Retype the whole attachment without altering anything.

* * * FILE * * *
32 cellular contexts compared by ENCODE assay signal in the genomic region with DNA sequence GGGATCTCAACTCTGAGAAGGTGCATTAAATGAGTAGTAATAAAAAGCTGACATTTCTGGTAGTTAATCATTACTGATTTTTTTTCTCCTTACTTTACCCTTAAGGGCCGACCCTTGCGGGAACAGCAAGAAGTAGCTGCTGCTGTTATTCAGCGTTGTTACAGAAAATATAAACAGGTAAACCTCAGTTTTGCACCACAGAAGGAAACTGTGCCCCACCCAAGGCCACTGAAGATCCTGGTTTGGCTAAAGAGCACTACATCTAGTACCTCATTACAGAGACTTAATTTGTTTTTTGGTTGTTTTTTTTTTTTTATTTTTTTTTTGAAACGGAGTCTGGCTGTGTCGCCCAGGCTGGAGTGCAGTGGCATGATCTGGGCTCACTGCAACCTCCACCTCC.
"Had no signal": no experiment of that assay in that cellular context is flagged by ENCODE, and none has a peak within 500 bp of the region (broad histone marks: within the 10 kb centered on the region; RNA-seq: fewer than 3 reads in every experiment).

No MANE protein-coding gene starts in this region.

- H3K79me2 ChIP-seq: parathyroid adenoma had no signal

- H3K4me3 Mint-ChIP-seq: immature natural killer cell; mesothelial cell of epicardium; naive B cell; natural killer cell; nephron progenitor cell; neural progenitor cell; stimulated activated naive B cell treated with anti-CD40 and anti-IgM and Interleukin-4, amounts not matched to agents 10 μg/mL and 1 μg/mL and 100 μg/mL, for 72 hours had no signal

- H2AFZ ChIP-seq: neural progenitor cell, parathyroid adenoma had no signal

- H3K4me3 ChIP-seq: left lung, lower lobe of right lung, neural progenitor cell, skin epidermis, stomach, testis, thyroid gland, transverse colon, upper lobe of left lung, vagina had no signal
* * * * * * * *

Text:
32 cellular contexts compared by ENCODE assay signal in the genomic region with DNA sequence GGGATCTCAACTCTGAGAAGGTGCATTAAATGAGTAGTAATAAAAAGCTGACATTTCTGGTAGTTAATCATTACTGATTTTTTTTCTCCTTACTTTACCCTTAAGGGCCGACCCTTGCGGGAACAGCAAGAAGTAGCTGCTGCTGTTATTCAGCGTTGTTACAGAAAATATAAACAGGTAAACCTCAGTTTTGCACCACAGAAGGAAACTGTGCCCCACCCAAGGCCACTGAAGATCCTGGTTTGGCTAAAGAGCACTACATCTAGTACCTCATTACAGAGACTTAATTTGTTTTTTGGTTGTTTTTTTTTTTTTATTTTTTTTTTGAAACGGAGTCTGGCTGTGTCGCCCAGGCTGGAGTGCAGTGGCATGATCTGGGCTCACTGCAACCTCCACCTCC.
"Had no signal": no experiment of that assay in that cellular context is flagged by ENCODE, and none has a peak within 500 bp of the region (broad histone marks: within the 10 kb centered on the region; RNA-seq: fewer than 3 reads in every experiment).

No MANE protein-coding gene starts in this region.

- H3K79me2 ChIP-seq: parathyroid adenoma had no signal

- H3K4me3 Mint-ChIP-seq: immature natural killer cell; mesothelial cell of epicardium; naive B cell; natural killer cell; nephron progenitor cell; neural progenitor cell; stimulated activated naive B cell treated with anti-CD40 and anti-IgM and Interleukin-4, amounts not matched to agents 10 μg/mL and 1 μg/mL and 100 μg/mL, for 72 hours had no signal

- H2AFZ ChIP-seq: neural progenitor cell, parathyroid adenoma had no signal

- H3K4me3 ChIP-seq: left lung, lower lobe of right lung, neural progenitor cell, skin epidermis, stomach, testis, thyroid gland, transverse colon, upper lobe of left lung, vagina had no signal